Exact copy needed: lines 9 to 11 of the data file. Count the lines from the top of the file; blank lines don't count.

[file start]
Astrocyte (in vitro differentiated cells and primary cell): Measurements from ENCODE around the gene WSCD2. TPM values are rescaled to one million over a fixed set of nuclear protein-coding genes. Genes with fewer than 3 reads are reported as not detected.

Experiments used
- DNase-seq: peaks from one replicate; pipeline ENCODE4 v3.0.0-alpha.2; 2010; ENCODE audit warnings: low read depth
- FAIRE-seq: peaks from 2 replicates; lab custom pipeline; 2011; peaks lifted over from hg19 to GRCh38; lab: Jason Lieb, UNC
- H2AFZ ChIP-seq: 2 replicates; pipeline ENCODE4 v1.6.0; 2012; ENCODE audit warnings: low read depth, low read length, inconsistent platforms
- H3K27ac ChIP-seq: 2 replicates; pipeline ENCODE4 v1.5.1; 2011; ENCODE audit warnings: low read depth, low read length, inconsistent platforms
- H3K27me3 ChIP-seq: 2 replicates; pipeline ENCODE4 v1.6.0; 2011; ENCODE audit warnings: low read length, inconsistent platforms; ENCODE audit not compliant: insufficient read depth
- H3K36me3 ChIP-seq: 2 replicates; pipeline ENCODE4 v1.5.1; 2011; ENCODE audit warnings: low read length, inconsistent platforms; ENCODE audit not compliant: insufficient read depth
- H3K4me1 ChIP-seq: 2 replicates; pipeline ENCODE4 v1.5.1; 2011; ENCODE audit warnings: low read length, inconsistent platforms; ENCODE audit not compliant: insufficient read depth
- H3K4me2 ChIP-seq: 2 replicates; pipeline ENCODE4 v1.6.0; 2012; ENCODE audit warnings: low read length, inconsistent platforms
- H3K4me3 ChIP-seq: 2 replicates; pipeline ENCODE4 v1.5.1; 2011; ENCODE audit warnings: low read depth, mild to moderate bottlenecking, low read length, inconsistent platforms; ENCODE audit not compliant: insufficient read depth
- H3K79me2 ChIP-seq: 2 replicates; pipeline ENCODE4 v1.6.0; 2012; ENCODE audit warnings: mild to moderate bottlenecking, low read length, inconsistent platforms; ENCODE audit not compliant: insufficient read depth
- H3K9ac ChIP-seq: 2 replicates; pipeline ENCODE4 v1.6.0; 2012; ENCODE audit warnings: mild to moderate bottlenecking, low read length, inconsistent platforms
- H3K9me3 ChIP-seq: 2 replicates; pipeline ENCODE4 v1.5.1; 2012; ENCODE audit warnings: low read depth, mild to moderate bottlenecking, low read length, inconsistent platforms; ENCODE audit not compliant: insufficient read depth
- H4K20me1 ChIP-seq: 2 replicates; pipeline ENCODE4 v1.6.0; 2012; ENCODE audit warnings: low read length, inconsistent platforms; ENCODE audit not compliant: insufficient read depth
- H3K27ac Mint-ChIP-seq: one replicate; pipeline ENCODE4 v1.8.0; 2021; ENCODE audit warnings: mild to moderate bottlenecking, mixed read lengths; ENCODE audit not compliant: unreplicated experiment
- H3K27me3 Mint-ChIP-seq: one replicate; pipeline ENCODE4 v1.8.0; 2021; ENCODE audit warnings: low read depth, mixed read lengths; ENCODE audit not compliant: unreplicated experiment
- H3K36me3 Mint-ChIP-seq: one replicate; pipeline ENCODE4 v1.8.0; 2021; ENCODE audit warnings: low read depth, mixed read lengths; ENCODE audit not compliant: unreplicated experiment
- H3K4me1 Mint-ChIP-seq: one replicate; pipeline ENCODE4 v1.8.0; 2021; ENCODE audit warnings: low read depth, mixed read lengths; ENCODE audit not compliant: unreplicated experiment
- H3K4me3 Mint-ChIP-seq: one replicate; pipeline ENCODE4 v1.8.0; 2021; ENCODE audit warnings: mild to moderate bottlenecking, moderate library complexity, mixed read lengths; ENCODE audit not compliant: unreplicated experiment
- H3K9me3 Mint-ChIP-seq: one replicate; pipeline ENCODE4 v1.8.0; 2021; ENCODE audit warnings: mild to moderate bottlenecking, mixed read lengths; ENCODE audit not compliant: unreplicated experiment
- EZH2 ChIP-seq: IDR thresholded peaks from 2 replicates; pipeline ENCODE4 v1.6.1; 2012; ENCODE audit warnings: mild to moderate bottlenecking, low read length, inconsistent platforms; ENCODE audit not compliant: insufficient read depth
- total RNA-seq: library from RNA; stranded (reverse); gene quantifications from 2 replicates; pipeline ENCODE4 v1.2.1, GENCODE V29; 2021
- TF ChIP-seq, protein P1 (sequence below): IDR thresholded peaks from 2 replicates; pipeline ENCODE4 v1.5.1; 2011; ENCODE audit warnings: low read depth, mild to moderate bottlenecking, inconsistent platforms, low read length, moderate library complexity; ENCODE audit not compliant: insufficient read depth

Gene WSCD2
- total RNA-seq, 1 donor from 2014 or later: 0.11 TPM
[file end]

- H3K4me1 ChIP-seq: 2 replicates; pipeline ENCODE4 v1.5.1; 2011; ENCODE audit warnings: low read length, inconsistent platforms; ENCODE audit not compliant: insufficient read depth
- H3K4me2 ChIP-seq: 2 replicates; pipeline ENCODE4 v1.6.0; 2012; ENCODE audit warnings: low read length, inconsistent platforms
- H3K4me3 ChIP-seq: 2 replicates; pipeline ENCODE4 v1.5.1; 2011; ENCODE audit warnings: low read depth, mild to moderate bottlenecking, low read length, inconsistent platforms; ENCODE audit not compliant: insufficient read depth